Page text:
MacBook Pro w/ Retina Owners Limited to Safari: There’s No Browser Like Chrome

Apple forces early MacBook Pro with Retina Display users to use its Safari web browser. Apple’s latest MacBook comes with a gorgeous display, but third-party browsers aren’t optimized for it yet, which means they’re pretty much unusable.

Being forced to use Safari on a MacBook Pro with Retina Display may sound like a ‘First World Problem,” but not being able to run your preferred browser on a machine that costs $2,199 to $3,749 is going to tick a lot of people off.

The New MacBook Pro with Retina Display

(Read: MacBook Pro with Retina Display Review: First Impressions)


The latest MacBook Pro features a Retina Display with an eye-popping resolution of 2,880 x 1,800 pixels. That’s double the previous MacBook Pros’ standard display resolution.


By default, the MacBook Pro with Retina Display is set to display text and graphics at the same size as the previous 15″ MacBook Pro. In other words, you don’t actually get to cram 2,880 x 1,800 pixels worth of content onto the new MacBook Pro’s display. Instead, Apple’s quadrupled the pixel density to make text and graphics appear incredibly sharp.

Users can adjust display the MacBook Pro with Retina Display to resolutions of up to 1,920 x 1,050 pixels, which is the same as what you’ll find on the 21.5″ iMac. This means users can see more on the display, but text isn’t as crisp. Apple suggests leaving the display at its default settings, labeled as “Best for Retina Display,” in System Preferences.

Apple's Retina Display Settings

Apple’s Safari browser, OS X and iLife applications all look fantastic on the MacBook Pro with Retina Display. However things are much different when using Google Chrome, which is my preferred browser. Text is so blurry and unreadable that it’s impossible for me to use Chrome on the MacBook Pro with Retina Display.

Why does this matter? Web browsers are many users’ most important application. While Safari has its merits, I feel most at home using Chrome. I’ve set up Chrome Sync so I have a consistent browsing experience across all of my devices. I enjoy a number of Chrome extensions, including many that save me several hours per week. Chrome seems to work better than Safari with Google services, such as Google Docs. As I use the MacBook Pro with Retina Display as my primary machine as I review it, I feel lost without Chrome. It isn’t a perfect browser, but it’s home.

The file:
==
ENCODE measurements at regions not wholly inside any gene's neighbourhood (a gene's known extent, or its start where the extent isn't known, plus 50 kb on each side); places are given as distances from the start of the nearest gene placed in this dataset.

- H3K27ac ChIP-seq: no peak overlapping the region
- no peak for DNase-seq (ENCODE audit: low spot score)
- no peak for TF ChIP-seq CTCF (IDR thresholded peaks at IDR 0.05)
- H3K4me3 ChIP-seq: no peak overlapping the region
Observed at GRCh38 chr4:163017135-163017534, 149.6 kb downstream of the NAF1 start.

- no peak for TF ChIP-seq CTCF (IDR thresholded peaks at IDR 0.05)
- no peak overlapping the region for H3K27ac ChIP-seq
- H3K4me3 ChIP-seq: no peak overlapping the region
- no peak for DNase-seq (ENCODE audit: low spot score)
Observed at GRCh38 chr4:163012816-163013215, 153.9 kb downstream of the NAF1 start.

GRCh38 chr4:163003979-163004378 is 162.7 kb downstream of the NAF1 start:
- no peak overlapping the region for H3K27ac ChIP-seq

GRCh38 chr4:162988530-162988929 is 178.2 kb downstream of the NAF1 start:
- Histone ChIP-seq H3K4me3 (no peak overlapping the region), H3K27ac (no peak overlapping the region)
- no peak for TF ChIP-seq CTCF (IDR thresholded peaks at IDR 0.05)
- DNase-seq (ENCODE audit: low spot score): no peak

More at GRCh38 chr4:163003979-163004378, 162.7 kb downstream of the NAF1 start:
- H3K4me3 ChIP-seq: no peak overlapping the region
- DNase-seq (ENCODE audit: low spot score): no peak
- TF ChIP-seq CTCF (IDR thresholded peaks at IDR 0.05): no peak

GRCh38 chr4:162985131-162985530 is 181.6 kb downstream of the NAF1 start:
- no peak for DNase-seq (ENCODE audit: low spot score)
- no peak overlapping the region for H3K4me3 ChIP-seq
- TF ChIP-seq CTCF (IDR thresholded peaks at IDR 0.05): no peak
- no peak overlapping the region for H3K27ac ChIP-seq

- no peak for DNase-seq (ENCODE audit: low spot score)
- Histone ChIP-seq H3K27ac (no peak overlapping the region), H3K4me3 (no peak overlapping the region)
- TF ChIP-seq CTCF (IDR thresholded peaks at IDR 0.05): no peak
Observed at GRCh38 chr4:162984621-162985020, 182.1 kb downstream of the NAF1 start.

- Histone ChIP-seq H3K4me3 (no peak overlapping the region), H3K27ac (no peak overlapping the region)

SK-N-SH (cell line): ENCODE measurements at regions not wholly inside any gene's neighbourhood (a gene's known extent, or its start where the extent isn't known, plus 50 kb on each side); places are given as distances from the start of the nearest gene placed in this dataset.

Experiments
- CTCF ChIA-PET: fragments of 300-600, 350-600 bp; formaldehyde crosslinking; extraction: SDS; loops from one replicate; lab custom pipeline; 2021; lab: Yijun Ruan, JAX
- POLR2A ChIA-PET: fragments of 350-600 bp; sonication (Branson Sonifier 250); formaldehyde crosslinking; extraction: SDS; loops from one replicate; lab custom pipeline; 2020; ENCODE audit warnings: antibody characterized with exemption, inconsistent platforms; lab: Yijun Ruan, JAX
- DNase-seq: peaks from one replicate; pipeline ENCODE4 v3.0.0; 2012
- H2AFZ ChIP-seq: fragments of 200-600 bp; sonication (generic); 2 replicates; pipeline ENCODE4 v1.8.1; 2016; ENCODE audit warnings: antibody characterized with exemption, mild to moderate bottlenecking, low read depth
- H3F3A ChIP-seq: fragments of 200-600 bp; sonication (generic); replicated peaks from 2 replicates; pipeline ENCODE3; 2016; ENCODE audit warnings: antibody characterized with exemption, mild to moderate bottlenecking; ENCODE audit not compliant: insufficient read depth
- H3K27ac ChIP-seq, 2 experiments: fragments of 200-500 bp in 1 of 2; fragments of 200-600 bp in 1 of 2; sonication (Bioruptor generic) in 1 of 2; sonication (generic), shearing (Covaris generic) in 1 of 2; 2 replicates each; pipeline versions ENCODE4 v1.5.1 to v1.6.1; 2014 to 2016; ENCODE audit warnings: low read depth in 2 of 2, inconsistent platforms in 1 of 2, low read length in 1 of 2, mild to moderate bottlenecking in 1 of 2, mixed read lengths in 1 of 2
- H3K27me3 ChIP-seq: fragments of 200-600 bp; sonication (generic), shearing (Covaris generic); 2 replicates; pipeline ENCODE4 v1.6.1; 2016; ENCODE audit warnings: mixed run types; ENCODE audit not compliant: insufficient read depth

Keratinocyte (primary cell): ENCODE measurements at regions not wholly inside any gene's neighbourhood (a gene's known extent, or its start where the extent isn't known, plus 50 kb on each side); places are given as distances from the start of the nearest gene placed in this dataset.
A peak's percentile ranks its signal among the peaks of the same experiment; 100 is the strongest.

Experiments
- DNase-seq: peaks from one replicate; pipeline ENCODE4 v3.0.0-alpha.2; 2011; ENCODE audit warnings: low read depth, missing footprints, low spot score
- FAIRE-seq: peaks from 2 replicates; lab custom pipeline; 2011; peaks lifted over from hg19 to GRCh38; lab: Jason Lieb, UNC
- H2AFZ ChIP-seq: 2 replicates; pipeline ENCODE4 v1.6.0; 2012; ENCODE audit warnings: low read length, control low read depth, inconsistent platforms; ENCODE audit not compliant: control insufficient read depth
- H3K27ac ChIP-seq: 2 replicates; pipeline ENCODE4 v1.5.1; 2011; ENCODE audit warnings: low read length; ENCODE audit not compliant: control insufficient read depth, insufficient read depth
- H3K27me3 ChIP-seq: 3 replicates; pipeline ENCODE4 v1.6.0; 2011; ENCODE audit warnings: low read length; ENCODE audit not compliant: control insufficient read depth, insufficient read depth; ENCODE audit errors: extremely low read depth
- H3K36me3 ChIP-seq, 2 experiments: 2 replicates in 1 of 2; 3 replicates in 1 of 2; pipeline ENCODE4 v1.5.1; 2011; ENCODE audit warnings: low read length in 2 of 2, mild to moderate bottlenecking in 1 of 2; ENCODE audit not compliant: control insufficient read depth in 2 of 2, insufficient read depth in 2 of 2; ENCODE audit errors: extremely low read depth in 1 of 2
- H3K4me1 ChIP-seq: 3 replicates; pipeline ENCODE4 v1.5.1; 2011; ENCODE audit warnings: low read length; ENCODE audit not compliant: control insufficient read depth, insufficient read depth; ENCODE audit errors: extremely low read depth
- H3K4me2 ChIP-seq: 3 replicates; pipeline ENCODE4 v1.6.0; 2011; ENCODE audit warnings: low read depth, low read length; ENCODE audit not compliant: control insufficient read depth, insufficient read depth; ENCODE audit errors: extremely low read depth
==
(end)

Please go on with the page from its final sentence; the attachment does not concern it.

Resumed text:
Unfortunately I won’t feel at home on the MacBook Pro with Retina Display until I get to use Chrome. As of now, there’s no telling when Google will update its browser to work properly with Apple’s latest machine. The update can’t come soon enough, but it may be a while since there are very few MacBook Pros with the new displays out in the wild.  Google employees are issued their choice of Lenovo ThinkPads and MacBooks. Perhaps we’ll have to wait until Google’s own employees start getting them instead of the older MacBook Pros.

Apple unveiled the MacBook Pro with Retina Display at WWDC 2012, where it first showed the above promo video.


  1. I don’t think “forces” is necessarily the right term here. Google and Mozilla are welcome to upgrade their browsers to work on the new MacBook Pro.

    I personally prefer Safari over all the other browsers myself, but hopefully, for those who don’t, Chrome and Firefox get updated soon.

    • I certainly respect your browser choice. I don’t have anything against Safari, but my work flow and style requires Chrome to get me through the day efficiently.
      For now, MacBook Pro with Retina Display users are essentially forced to use Safari since the alternatives are virtually unreadable. I’ll take a picture of my display running Chrome so you can see what I mean. It looks like you have a bad glasses prescription…

      • My point is simply that it isn’t Apple forcing people to use Safari on the new MacBook Pro, it’s Google forcing them to by taking their time updating Chrome. That’s all.